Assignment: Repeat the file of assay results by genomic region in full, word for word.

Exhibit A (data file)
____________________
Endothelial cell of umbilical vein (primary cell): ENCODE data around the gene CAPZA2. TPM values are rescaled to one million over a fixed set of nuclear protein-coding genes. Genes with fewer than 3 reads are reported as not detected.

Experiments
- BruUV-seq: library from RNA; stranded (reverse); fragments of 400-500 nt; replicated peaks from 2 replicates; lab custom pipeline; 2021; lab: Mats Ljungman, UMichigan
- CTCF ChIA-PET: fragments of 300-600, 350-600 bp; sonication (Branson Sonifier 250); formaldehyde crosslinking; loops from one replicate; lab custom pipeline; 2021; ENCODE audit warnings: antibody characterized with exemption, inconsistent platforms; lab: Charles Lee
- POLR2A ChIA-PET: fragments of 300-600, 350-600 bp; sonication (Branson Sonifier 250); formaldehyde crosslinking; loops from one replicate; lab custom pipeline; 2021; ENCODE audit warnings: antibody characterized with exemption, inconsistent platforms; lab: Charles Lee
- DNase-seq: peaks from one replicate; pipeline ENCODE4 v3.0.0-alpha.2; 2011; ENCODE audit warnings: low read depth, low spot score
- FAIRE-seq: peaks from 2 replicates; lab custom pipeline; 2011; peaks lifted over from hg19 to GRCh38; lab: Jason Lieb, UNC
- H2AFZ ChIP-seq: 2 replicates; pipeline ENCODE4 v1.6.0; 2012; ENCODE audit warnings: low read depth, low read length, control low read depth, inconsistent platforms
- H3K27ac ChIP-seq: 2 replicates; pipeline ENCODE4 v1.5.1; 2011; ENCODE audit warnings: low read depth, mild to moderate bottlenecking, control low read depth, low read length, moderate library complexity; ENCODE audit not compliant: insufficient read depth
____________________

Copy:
Endothelial cell of umbilical vein (primary cell): ENCODE data around the gene CAPZA2. TPM values are rescaled to one million over a fixed set of nuclear protein-coding genes. Genes with fewer than 3 reads are reported as not detected.

Experiments
- BruUV-seq: library from RNA; stranded (reverse); fragments of 400-500 nt; replicated peaks from 2 replicates; lab custom pipeline; 2021; lab: Mats Ljungman, UMichigan
- CTCF ChIA-PET: fragments of 300-600, 350-600 bp; sonication (Branson Sonifier 250); formaldehyde crosslinking; loops from one replicate; lab custom pipeline; 2021; ENCODE audit warnings: antibody characterized with exemption, inconsistent platforms; lab: Charles Lee
- POLR2A ChIA-PET: fragments of 300-600, 350-600 bp; sonication (Branson Sonifier 250); formaldehyde crosslinking; loops from one replicate; lab custom pipeline; 2021; ENCODE audit warnings: antibody characterized with exemption, inconsistent platforms; lab: Charles Lee
- DNase-seq: peaks from one replicate; pipeline ENCODE4 v3.0.0-alpha.2; 2011; ENCODE audit warnings: low read depth, low spot score
- FAIRE-seq: peaks from 2 replicates; lab custom pipeline; 2011; peaks lifted over from hg19 to GRCh38; lab: Jason Lieb, UNC
- H2AFZ ChIP-seq: 2 replicates; pipeline ENCODE4 v1.6.0; 2012; ENCODE audit warnings: low read depth, low read length, control low read depth, inconsistent platforms
- H3K27ac ChIP-seq: 2 replicates; pipeline ENCODE4 v1.5.1; 2011; ENCODE audit warnings: low read depth, mild to moderate bottlenecking, control low read depth, low read length, moderate library complexity; ENCODE audit not compliant: insufficient read depth